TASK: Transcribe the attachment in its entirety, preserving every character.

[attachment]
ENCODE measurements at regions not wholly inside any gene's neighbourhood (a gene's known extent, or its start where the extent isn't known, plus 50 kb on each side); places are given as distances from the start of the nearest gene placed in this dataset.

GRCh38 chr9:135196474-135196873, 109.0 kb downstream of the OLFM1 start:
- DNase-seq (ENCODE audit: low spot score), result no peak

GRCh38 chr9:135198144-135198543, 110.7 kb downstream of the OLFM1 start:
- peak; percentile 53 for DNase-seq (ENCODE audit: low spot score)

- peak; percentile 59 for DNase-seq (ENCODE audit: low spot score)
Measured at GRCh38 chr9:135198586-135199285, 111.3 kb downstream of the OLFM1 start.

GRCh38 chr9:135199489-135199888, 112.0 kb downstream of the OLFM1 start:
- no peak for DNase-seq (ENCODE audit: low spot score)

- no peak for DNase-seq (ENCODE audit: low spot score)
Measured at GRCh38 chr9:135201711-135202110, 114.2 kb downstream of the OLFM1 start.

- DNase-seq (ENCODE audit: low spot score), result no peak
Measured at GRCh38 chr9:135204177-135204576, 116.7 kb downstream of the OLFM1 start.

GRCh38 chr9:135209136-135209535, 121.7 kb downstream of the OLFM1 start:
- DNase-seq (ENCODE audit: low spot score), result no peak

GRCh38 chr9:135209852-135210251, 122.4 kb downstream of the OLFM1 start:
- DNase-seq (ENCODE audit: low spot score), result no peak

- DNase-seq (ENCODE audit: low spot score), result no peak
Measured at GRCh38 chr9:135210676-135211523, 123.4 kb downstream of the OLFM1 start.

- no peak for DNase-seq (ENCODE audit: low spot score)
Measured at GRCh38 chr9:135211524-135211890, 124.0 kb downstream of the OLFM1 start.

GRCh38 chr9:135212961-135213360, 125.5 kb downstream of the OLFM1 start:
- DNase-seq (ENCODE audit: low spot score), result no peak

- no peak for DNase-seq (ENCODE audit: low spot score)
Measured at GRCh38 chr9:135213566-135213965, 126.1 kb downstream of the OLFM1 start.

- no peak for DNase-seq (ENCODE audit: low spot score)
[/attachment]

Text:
ENCODE measurements at regions not wholly inside any gene's neighbourhood (a gene's known extent, or its start where the extent isn't known, plus 50 kb on each side); places are given as distances from the start of the nearest gene placed in this dataset.

GRCh38 chr9:135196474-135196873, 109.0 kb downstream of the OLFM1 start:
- DNase-seq (ENCODE audit: low spot score), result no peak

GRCh38 chr9:135198144-135198543, 110.7 kb downstream of the OLFM1 start:
- peak; percentile 53 for DNase-seq (ENCODE audit: low spot score)

- peak; percentile 59 for DNase-seq (ENCODE audit: low spot score)
Measured at GRCh38 chr9:135198586-135199285, 111.3 kb downstream of the OLFM1 start.

GRCh38 chr9:135199489-135199888, 112.0 kb downstream of the OLFM1 start:
- no peak for DNase-seq (ENCODE audit: low spot score)

- no peak for DNase-seq (ENCODE audit: low spot score)
Measured at GRCh38 chr9:135201711-135202110, 114.2 kb downstream of the OLFM1 start.

- DNase-seq (ENCODE audit: low spot score), result no peak
Measured at GRCh38 chr9:135204177-135204576, 116.7 kb downstream of the OLFM1 start.

GRCh38 chr9:135209136-135209535, 121.7 kb downstream of the OLFM1 start:
- DNase-seq (ENCODE audit: low spot score), result no peak

GRCh38 chr9:135209852-135210251, 122.4 kb downstream of the OLFM1 start:
- DNase-seq (ENCODE audit: low spot score), result no peak

- DNase-seq (ENCODE audit: low spot score), result no peak
Measured at GRCh38 chr9:135210676-135211523, 123.4 kb downstream of the OLFM1 start.

- no peak for DNase-seq (ENCODE audit: low spot score)
Measured at GRCh38 chr9:135211524-135211890, 124.0 kb downstream of the OLFM1 start.

GRCh38 chr9:135212961-135213360, 125.5 kb downstream of the OLFM1 start:
- DNase-seq (ENCODE audit: low spot score), result no peak

- no peak for DNase-seq (ENCODE audit: low spot score)
Measured at GRCh38 chr9:135213566-135213965, 126.1 kb downstream of the OLFM1 start.

- no peak for DNase-seq (ENCODE audit: low spot score)